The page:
Management Moonshots, Part II
Management Moonshots, Part II
Editor's note: This is the second in a series of three posts (previously published in The Wall Street Journal) introducing the Moonshots for Management that now make up the framework for the MIX. We're republishing them here to give an introduction for those readers of the MIX who may not be familiar with them, as well as to provide some of the rationale behind the moonshots for those are already acquainted with them. In case you missed it, we published the first post here last week.
What is it about the way large organizations are currently managed, structured, and led that will most imperil their ability to thrive in the decades ahead?
Given that, what sorts of changes will be needed in management principles, processes and practices if we are to build companies that are truly fit for the future?
In May 2008, 35 management scholars and practitioners gathered to debate these questions. (For more background on the conference, see my earlier post, Management Moonshots Part I.) The goal of the conclave: to develop a portfolio of grand challenges for reinventing the work of management. Dozens of ideas were put forward. Some (changing corporate governance laws) were rejected as being out of scope, while others (redesigning work along the lines of a multiplayer computer game) were deemed overly specific. Nevertheless, some broad themes did emerge—and were ultimately captured in the form of 25 “management moonshots.”
Unsurprisingly, some moonshots were more fervently and universally endorsed than others. Ten challenges in particular were regarded as uniquely critical. I describe these challenges at length in the February 2009 issue of the Harvard Business Review. Here’s a quick rundown of them:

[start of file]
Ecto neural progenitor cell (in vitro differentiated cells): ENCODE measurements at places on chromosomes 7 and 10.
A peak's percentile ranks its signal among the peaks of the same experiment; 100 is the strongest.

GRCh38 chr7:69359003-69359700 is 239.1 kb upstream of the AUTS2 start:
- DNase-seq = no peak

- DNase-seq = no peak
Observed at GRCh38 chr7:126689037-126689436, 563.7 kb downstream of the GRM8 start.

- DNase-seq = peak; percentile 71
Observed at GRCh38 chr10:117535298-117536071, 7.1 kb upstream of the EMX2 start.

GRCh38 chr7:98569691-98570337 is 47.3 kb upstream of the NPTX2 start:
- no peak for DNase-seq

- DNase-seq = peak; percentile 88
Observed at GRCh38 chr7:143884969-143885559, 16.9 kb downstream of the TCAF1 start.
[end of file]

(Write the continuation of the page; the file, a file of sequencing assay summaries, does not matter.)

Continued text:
1. Ensuring that managerial work serves a higher purpose. Management, both in theory and practice, must orient itself to the achievement of noble, socially significant goals.
2. Fully embedding the ideas of community and citizenship in management systems. Management practices must reflect the interdependence of all stakeholder groups and must not give undue weight to the interest of managers themselves.
3. Reconstructing the philosophical foundations of management.
To create truly resilient organizations, machine-age management process must be rebuilt using principles borrowed from fields as diverse as biology, theology, political science and urban design.
4. Eliminating the pathologies of formal hierarchy.
Tomorrow’s management systems must encourage the development of natural hierarchies, where power flows up from the bottom rather than down from the top, and where leaders emerge instead of being appointed.
5. Reducing fear and increasing trust. Mistrust and fear are toxic to innovation and engagement and must be wrung out of management processes.
6. Reinventing the means of control. To maximize discipline and adaptability, organizations must develop management systems that foster control from within (based on shared values and norms) and reduce the need for control from without (via rules and sanctions).
7. Redefining the work of leadership. In a complex and dynamic environment, leaders must be more than prescient decision-makers; they must also be entrepreneurs of meaning and architects of collaboration.
8. Expanding and harnessing diversity. To succeed in the future, organizations need management systems that value diversity, disagreement, and divergence as highly as conformance, consensus, and cohesion.
9. Reinventing strategy making as an emergent process. In a turbulent world, strategy making can no longer be a top down activity. What is required instead is a strategy process that reflects the biological principles of variety, selection, and retention.
10. De-structuring and disaggregating the organization. To become more adaptable and innovative, large entities must be disaggregated into smaller, more malleable units. No longer can scale come at the expense of agility.
In the third post, I’ll enumerate the other 15 management moonshots.